Crippen reports on the 11th May protest / 13 May 2011
It was a tough decision for those disabled people who went on the anti-cuts march on Wednesday 11th May. Do they march and appear to be supporting the non-user led charities and organisations that organised the event, or stay away in protest that the charity Leonard Cheshire was one of the lead organisations?
Some people found a compromise and went there with the specific purpose of meeting those crips that weren’t usually involved in public protest, and weren’t aware that there was a user-led alternative to the charities that supported them. Our own Liz Carr and Penny Pepper were two such people and who made quite a few new friends and contacts on the march; disabled people who had never had the opportunity to talk with politically aware crips before.
Others went on the march for a similar reason but also carried placards that had a message on both sides; ‘Stop the cuts’ on one side and ‘Rights not Charity’ on the other side. Richard Downes of Brent Advocacy Concerns (a user led organisation) was one such person and reports that he was able to guide a few more disabled people towards those crip organisations that are fighting the cuts AND the charities!
Other politically active disabled people, including myself, were of those who decided that any involvement with such an organisation as Leonard Cheshire was a step too far, especially as we’re constantly receiving information from former and existing clients of Leonard Cheshire, all claiming to have been abused and discriminated against by that organisation.
Probably because it speaks to my prejudices regarding some of the organisers of the march on Wednesday, the comments that I’ve heard from disabled people who did take part, and some of the video I’ve seen on UTube all seem to confirm my worst fears.
“The march was over-organised with charity workers telling us when to smile at the cameras, what to shout out and generally treating us like children!” was one comment expressed by a woman wheelchair user.
Other people commented too:
“I’ve never felt so disempowered and patronised [by the organisers]!”
“I came all this way to protest and now they’re telling me to quietly make my way back home. I came here to protest and I WANT TO PROTEST!”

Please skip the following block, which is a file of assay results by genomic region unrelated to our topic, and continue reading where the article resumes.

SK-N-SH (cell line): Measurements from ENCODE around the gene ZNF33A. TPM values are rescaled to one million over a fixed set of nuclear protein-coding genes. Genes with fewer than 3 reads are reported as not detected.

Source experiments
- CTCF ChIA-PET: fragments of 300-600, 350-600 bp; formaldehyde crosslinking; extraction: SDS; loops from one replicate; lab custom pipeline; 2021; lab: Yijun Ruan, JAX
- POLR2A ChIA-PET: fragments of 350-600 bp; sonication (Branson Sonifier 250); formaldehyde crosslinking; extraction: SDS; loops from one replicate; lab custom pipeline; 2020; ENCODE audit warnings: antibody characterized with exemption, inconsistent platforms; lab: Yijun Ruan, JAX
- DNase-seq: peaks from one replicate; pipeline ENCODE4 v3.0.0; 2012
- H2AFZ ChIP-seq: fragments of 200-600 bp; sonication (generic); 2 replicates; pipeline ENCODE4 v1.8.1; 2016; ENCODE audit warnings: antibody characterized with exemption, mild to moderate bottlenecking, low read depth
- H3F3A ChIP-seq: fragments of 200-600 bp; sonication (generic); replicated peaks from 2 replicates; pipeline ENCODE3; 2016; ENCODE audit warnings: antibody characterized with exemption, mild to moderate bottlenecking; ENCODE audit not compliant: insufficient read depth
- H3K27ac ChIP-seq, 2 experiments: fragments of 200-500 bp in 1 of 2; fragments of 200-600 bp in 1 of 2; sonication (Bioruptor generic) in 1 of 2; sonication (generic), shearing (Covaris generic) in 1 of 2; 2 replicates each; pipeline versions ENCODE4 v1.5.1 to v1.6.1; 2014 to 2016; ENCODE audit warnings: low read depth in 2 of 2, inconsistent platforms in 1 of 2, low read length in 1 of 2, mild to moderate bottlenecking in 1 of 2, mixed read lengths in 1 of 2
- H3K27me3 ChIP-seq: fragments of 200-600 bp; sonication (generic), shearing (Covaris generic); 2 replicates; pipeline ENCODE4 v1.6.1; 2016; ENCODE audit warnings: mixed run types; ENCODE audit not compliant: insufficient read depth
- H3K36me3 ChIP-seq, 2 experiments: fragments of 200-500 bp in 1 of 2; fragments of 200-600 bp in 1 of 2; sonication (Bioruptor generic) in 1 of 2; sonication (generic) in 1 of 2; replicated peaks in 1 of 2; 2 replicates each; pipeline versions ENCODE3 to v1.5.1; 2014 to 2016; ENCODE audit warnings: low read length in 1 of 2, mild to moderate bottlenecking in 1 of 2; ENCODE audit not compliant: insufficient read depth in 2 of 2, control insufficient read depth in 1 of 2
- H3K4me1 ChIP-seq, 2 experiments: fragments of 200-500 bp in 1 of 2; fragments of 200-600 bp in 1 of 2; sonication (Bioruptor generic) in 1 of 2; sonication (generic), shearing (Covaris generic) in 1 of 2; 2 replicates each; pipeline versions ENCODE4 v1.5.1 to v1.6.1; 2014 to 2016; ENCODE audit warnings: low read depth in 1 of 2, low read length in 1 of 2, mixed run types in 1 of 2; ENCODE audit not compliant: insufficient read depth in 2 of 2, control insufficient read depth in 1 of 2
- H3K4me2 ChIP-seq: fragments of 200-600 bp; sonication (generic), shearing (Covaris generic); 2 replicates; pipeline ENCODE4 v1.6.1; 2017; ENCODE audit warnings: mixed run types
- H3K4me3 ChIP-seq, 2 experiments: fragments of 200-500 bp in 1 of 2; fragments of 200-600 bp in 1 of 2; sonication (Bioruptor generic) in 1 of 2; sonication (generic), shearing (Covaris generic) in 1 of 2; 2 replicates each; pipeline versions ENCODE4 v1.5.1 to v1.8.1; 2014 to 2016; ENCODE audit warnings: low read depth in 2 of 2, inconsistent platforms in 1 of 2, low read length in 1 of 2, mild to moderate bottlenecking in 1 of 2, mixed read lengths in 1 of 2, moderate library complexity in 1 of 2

Having watched excerpts of the march on video and seeing disabled people herded like docile sheep by tabard wearing organisers – each tabard carrying the logo of their specific charity – I personally feel that it did little to challenge the government’s slash and burn tactics. There was nothing on display that reflected the raw anger that crips throughout the country are feeling. Anger that was elegantly expressed by one protester who, despite struggling to articulate her feeling due to her impairment, managed to say to camera “This government don’t give a fffff ...FUCK!”
The best video of the march that I’ve seen so far is, ironically the one by Scope. And it does pick out the more positive aspects of the march. Click here to watch it.
For further information about groups and organisations OF disabled people who are fighting the cuts, please click on the following links:
Disabled People Against Cuts (DPAC)
Brent Advocacy Concerns
Mental Health & The Wider Disability Movement
Disabled People’s Direct Action Network (DAN)
And for those of you living in Brighton and area, there is going to be a Brighton Disabled People Against Cuts (BDPAC) meeting on 19th May. Go to the Creative Cafe website for full details.
PS. For those who aren't familiar with disabled people's stand against Leonard Cheshire you can read a pretty good summing up by clicking on this link.
Keywords: disabled peoples movement,disabled peoples protest